There are few studies that explore interactive fiction’s (IF) cognitive and effective benefits for language learning. Inspired by Neville (2009), we compared the effectiveness of IF in comparison to non-interactive, linear fiction in terms of vocabulary acquisition, reading comprehension and motivation in a university EFL context. Participants (n = 93) were divided into two groups. The control group read a linear story, the experimental group played through an interactive version of the same story. A pre and post-experiment vocabulary test was employed to measure the acquisition of 16 target vocabulary words. A quiz based on the actions of characters within the story was also employed to measure reading comprehension. Finally, a post-test questionnaire measured student perceptions of learning with linear and IF. This presentation introduces the results of the study which are as follows. Findings revealed no significant difference in scores between the control (linear) and experimental (IF) groups for vocabulary acquisition or reading comprehension. However, an additional analysis of the data was conducted based on learners disposition towards gaming (gamer vs non-gamer) which revealed that, in comparison to gamers, non-gamers found the interactive version of the story more enjoyable and easier to read. This suggests that students’ level of game literacy had an effect on their perceptions. We will introduce the IF tool (Twine) and offer a number of options for future research such as exploring the creation of more robust IF including more micro-level choices, choice impact on story progression, and the explicit use of target vocabulary.
The online class format of the 2020-21 academic year presented a particular challenge for film courses with the ability to share copyrighted video restricted via virtual meeting software. Finding a way for students to interact, collaborate and engage with each other and with course content can be challenging in an online class format. This can be particularly difficult for media rich content. Bulletin board websites that allow users to create and respond to content simultaneously provide a platform for online interactivity. This presentation will provide a variety of specific examples in which bulletin board software (Padlet.org) has been used for a variety of language class activities from content heavy courses with complex topics such as movie themes, plot structures, gender and race to more skills-based content such as vocabulary and writing. The ability for students to work simultaneously on a group Padlet page allows for interaction in ways that are not only suited to an online environment, but that would not be possible, or as dynamic, in a non-web-based format.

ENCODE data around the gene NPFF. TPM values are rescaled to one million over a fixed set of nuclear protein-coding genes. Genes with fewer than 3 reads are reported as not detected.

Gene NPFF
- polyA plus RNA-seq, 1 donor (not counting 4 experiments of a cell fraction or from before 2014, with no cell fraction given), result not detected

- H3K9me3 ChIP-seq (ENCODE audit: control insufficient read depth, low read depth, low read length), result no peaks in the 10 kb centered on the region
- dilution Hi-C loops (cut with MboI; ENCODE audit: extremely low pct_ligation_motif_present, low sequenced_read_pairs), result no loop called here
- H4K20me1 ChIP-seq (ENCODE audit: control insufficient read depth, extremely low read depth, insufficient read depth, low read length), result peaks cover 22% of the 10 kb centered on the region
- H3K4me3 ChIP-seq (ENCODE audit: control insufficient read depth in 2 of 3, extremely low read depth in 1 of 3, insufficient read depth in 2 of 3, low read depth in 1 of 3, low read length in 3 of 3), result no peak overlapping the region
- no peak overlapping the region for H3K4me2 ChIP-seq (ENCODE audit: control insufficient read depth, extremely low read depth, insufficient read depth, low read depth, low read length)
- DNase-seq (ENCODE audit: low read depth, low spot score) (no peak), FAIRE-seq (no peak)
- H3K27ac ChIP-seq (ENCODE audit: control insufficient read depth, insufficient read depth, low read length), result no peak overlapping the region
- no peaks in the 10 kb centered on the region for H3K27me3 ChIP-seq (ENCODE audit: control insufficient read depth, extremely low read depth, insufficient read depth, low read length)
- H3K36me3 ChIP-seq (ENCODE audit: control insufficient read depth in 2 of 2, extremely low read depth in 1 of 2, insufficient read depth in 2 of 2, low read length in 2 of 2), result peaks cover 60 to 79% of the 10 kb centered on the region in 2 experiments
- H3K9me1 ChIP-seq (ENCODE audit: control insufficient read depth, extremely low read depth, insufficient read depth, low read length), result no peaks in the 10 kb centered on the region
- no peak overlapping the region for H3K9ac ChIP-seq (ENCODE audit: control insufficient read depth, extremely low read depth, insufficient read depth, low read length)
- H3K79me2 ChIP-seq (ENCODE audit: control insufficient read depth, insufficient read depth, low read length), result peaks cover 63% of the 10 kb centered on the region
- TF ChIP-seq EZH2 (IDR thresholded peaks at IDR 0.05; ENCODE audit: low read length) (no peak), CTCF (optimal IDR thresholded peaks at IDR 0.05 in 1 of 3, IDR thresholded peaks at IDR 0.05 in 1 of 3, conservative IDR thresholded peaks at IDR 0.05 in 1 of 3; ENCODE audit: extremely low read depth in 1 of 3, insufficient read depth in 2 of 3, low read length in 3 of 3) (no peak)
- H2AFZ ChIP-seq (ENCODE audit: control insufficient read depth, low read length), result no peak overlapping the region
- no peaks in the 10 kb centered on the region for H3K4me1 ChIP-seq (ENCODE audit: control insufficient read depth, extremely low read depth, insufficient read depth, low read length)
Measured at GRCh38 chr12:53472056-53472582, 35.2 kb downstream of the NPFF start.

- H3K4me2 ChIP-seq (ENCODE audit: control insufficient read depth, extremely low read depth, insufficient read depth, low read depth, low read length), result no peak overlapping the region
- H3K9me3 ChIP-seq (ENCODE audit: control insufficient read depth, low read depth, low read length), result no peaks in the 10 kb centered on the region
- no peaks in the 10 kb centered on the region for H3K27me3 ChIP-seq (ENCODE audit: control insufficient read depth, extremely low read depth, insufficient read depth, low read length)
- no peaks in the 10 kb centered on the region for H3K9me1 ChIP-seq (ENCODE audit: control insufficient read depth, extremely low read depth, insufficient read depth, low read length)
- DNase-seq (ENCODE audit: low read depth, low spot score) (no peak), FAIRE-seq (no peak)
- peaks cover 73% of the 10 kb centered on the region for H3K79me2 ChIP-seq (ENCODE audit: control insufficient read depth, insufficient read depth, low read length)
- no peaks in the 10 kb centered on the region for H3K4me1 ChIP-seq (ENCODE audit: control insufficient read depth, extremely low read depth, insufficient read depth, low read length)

The Twine software allows educators to use current web technology to create simple educational activities and essays that are interactive. Previous programming experience is not necessary because the Twine software has a built-in editor. Glosses, images and audio (including a Web Speech API) can thus be easily added and everything saved to an html file. Because Twine projects can introduce randomness and keep track of decisions made by users, this allows each subsequent reading of a Twine project to be different. Twine projects can be hosted online or on a school server or can be sent by email to participants. Using the Twine software may be beneficial for students because as reading styles shift from books to online sources, hypertext literacy is becoming more important than print literacy. In my presentation, I will begin with the description of Twine on its home page and then explain briefly how to use the software. I will follow this by explaining how a Twine-based ‘scavenger-hunt’ was used in my university’s curriculum to enhance learning and its outcome. I will end with a quick overview of my current and future projects. Participants will take away from this presentation an awareness of the software, Twine’s possible uses, and Twine’s benefits and drawbacks. Online examples using the Twine software can be found at https://twinery.org/.